Watch Evening News weeknights at 6:30 p.m. ET.
The great Solemnity of Christmas is finally upon us and how splendid and glorious it is. Traditional hymns and Christmas songs contain great theological lessons within them — individual lines, even, carrying more weight and truth than a typical homily. "Veiled in Flesh Thy Godhead see, hail the Incarnate Deity" from "Hark the Herald Angels Sing." Or how about "Remember Christ Our Savior was born on Christmas day; to save us all from Satan's power when we were gone astray" from "God Rest Ye Merry Gentlemen."
What is Christmas other than the initiation of Heaven's great plan to bring about our redemption? Yet so overwhelming is that single thought, so impossible to get our minds around, that God Himself would actually come to save us that it has to be packaged up and presented in the most innocent and simple of presentations — a small little baby. Nothing Heaven does is ever short of stunning. This, however, for us cannot remain the sole disposition — to just stand at the creche and marvel, as marvelous and worthy of being marveled over as it is.
During the solemnity of Christmas, the octave or the eight days following, the particular feasts Holy Mother Church proposes for us to contemplate, don't at first seem to have anything to do with Christmas, yet, there they are, nestled right into the very octave itself. The day after Christmas Day is the feast of St. Stephen — the first man martyred for the Faith. Then, we have immediately following him the feast of the Holy Innocents — the male children under two years old butchered by Herod's lust for power. Then, there is two days later, the feast of St. Thomas Becket, murdered at the altar by yet another vicious monarch thirsty for power.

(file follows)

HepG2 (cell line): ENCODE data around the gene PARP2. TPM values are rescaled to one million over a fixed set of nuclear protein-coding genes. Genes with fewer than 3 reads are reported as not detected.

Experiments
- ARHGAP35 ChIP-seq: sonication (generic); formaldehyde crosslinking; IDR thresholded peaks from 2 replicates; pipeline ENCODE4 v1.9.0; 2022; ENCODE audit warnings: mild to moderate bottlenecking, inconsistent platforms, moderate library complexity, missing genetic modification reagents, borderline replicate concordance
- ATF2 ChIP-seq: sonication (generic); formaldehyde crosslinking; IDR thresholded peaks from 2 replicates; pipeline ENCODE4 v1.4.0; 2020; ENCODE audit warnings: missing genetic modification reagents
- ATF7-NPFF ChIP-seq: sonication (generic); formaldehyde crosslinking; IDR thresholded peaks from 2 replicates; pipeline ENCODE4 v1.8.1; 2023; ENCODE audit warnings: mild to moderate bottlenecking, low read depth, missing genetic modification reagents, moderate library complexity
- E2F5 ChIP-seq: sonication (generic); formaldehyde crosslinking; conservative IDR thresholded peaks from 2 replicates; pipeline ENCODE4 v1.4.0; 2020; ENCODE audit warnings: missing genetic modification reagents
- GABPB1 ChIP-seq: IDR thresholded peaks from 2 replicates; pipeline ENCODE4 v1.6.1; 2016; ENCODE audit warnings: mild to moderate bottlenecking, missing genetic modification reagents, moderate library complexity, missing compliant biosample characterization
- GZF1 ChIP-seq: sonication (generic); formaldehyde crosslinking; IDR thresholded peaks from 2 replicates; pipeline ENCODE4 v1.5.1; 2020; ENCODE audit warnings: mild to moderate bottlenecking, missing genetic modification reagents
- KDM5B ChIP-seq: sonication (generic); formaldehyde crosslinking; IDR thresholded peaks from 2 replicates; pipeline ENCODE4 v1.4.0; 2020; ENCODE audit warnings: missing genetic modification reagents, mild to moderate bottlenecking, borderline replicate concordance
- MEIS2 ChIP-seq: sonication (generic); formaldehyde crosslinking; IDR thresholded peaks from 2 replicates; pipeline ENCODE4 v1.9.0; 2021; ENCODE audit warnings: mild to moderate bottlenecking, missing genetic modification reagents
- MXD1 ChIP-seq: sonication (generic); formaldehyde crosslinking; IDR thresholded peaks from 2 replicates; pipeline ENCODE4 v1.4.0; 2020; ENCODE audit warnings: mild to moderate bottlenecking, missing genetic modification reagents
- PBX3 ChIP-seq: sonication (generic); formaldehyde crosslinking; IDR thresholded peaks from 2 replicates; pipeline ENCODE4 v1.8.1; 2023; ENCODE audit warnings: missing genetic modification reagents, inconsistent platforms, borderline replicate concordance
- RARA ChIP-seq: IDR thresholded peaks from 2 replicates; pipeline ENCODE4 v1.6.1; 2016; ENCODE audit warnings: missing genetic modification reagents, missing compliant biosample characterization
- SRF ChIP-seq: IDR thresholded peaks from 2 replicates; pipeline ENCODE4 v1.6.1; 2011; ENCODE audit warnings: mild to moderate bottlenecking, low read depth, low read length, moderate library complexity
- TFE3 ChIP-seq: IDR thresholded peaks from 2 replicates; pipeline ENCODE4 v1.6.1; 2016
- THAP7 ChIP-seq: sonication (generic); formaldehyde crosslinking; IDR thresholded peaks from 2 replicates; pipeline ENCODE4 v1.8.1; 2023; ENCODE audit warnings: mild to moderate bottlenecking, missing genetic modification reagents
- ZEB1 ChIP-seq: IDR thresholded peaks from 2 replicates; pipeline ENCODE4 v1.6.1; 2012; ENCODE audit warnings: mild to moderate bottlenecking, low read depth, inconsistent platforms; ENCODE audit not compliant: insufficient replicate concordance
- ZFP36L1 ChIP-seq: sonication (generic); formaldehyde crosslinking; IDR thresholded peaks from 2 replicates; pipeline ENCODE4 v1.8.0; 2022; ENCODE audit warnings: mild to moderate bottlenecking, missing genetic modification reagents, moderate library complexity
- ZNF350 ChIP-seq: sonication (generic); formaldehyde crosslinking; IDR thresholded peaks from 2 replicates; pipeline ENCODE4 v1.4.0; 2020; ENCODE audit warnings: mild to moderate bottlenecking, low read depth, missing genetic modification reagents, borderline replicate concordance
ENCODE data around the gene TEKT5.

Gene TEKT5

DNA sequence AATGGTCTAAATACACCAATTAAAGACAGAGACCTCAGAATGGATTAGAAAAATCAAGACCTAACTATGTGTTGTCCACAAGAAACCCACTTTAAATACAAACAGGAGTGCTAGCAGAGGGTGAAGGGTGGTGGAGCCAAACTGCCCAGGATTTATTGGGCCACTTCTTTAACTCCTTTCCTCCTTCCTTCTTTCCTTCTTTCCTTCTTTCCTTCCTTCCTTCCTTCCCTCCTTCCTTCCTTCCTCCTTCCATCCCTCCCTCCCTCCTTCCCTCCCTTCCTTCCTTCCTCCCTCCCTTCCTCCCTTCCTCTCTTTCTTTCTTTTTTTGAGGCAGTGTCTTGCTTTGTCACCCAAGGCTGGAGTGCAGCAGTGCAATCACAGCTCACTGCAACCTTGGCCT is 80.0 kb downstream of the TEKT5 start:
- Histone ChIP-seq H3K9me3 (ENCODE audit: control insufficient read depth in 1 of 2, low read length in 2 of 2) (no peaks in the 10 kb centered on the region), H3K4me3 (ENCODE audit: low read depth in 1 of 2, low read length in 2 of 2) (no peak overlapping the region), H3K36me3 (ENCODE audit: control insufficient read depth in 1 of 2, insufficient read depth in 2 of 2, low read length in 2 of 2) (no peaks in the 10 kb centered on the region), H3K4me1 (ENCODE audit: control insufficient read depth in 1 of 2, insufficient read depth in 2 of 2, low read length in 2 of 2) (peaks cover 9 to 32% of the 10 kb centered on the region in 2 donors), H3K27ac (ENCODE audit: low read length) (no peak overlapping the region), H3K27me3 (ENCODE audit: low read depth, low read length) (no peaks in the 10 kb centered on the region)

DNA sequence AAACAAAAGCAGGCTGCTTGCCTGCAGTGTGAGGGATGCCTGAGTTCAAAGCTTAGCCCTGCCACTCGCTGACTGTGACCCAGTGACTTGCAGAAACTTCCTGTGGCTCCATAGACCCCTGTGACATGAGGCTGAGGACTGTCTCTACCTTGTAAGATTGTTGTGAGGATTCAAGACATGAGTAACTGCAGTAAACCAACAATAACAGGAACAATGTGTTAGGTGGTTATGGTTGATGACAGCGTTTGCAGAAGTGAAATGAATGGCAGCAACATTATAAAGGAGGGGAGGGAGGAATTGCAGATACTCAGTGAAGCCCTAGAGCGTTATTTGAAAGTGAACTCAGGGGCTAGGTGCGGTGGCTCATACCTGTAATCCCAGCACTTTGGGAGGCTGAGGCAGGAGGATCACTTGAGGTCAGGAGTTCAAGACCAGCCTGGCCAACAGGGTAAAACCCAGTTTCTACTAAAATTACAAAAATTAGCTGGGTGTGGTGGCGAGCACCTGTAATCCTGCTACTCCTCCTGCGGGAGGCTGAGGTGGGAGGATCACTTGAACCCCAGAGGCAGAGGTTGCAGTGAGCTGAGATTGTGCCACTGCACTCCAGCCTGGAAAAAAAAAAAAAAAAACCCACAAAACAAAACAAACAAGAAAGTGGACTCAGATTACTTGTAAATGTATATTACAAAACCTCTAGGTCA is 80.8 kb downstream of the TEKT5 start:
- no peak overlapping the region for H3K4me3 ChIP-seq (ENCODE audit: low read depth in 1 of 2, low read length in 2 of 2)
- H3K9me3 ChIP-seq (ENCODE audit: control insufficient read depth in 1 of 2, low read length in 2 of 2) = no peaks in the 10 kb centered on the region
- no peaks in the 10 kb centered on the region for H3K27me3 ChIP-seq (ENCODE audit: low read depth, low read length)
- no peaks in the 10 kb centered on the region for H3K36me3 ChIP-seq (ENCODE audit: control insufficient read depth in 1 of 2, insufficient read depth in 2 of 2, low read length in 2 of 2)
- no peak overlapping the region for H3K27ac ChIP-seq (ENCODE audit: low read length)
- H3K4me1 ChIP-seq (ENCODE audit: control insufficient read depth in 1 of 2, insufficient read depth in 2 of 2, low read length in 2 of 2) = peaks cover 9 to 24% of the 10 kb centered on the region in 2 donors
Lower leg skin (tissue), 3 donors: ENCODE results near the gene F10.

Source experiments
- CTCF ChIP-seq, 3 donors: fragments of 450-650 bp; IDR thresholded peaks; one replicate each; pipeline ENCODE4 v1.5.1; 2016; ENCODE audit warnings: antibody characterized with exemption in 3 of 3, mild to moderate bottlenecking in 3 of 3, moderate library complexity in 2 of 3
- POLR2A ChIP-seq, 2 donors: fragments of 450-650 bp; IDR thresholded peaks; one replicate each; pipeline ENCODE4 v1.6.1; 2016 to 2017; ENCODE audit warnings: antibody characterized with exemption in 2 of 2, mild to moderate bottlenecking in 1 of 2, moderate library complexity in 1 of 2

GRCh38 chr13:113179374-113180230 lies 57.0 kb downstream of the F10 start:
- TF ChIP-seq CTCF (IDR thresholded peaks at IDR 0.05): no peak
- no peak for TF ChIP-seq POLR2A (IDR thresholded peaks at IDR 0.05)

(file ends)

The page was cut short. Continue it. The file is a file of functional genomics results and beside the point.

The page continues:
Why does Our Holy Mother Church insert such reminders into the very Octave of Christmas itself? Because total offering is what Christmas is all about. It's difficult to keep this in mind amidst all the hubbub of a secularized Christmas where the emphasis has been completely flipped from giving to getting. But this is precisely what Christmas is all about, giving ourselves to that small child who gave up everything, even the visible grandeur of His glory so that He might save us. "Mild He lays His glory by, born that men no more may die, born to raise the sons of earth, born to give them second birth" from "Hark the Herald angels sing," again.
So, while you are standing at the creche after Mass this Christmas season offer the most sincere prayer you can of gratitude: Thank you, my sweet Babe, for all You have done to save me. Then immediately follow up with a petition: Take my whole life as you gave yours and as this week's martyrs gave theirs in imitation of You so that I may be joined to You in the great work of Your salvation of saving souls.
Christmas is about nothing less than dying to ourselves. God love you — and from the entire staff here at St. Michael's Media and Church Militant, a very blessed, happy and Holy Christmas to all of you and your family and friends.